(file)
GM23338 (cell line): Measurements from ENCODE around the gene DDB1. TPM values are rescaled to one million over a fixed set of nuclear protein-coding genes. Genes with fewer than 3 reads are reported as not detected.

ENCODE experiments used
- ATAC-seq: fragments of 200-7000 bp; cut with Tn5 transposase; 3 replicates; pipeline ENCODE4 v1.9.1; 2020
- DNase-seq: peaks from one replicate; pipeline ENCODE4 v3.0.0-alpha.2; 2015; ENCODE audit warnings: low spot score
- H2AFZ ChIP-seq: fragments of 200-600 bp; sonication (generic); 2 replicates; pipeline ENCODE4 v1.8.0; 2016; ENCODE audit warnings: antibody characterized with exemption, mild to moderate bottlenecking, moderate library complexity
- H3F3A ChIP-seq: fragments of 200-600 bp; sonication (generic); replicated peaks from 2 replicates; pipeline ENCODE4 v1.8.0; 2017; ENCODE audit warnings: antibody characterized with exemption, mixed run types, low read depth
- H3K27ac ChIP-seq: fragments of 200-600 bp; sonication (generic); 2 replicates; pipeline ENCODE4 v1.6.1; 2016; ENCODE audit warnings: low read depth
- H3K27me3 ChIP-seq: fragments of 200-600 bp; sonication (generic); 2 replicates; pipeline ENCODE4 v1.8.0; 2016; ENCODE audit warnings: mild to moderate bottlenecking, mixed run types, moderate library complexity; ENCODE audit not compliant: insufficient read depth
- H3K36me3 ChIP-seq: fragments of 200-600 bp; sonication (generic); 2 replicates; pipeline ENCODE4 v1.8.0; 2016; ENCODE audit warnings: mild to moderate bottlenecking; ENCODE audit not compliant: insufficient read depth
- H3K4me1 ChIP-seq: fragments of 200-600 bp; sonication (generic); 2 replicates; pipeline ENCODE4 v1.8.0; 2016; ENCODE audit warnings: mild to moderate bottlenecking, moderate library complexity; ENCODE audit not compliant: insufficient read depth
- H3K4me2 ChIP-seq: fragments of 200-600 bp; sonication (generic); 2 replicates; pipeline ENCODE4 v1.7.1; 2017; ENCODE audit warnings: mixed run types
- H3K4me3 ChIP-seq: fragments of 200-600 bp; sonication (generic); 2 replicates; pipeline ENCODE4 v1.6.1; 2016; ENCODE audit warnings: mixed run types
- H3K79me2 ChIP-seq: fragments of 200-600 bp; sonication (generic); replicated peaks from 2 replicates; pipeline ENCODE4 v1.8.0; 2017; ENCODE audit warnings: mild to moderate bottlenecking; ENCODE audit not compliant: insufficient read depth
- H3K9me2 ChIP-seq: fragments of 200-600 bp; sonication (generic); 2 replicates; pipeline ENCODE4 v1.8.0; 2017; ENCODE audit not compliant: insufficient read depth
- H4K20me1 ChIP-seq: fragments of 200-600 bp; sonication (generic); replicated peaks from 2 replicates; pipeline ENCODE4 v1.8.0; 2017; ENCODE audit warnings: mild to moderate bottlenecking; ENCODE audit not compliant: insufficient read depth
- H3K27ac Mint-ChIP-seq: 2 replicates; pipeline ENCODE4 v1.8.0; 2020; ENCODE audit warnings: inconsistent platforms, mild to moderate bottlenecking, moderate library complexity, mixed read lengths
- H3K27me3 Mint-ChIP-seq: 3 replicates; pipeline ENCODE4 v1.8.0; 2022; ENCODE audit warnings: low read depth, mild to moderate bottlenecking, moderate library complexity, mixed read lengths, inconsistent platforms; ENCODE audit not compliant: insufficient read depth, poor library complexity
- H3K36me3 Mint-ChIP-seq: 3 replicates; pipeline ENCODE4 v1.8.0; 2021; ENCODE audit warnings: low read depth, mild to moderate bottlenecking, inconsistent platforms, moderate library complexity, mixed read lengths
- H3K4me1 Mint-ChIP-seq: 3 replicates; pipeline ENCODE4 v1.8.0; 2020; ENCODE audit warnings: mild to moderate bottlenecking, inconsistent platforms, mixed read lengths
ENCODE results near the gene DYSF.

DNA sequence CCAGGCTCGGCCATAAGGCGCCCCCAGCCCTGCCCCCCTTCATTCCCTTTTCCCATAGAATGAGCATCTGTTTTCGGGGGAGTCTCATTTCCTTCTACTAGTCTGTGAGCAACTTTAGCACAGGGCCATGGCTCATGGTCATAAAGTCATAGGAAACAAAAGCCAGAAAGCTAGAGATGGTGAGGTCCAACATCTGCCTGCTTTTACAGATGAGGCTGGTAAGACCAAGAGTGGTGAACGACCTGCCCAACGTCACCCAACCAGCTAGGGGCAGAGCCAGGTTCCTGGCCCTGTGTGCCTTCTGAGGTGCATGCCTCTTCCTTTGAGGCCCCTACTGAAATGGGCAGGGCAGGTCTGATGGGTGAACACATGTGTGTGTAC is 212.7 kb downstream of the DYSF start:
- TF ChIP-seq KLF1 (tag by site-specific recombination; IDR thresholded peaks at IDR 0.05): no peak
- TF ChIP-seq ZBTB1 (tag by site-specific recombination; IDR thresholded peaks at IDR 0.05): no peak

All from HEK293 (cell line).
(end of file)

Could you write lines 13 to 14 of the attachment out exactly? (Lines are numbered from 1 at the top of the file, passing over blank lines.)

- H3K79me2 ChIP-seq: fragments of 200-600 bp; sonication (generic); replicated peaks from 2 replicates; pipeline ENCODE4 v1.8.0; 2017; ENCODE audit warnings: mild to moderate bottlenecking; ENCODE audit not compliant: insufficient read depth
- H3K9me2 ChIP-seq: fragments of 200-600 bp; sonication (generic); 2 replicates; pipeline ENCODE4 v1.8.0; 2017; ENCODE audit not compliant: insufficient read depth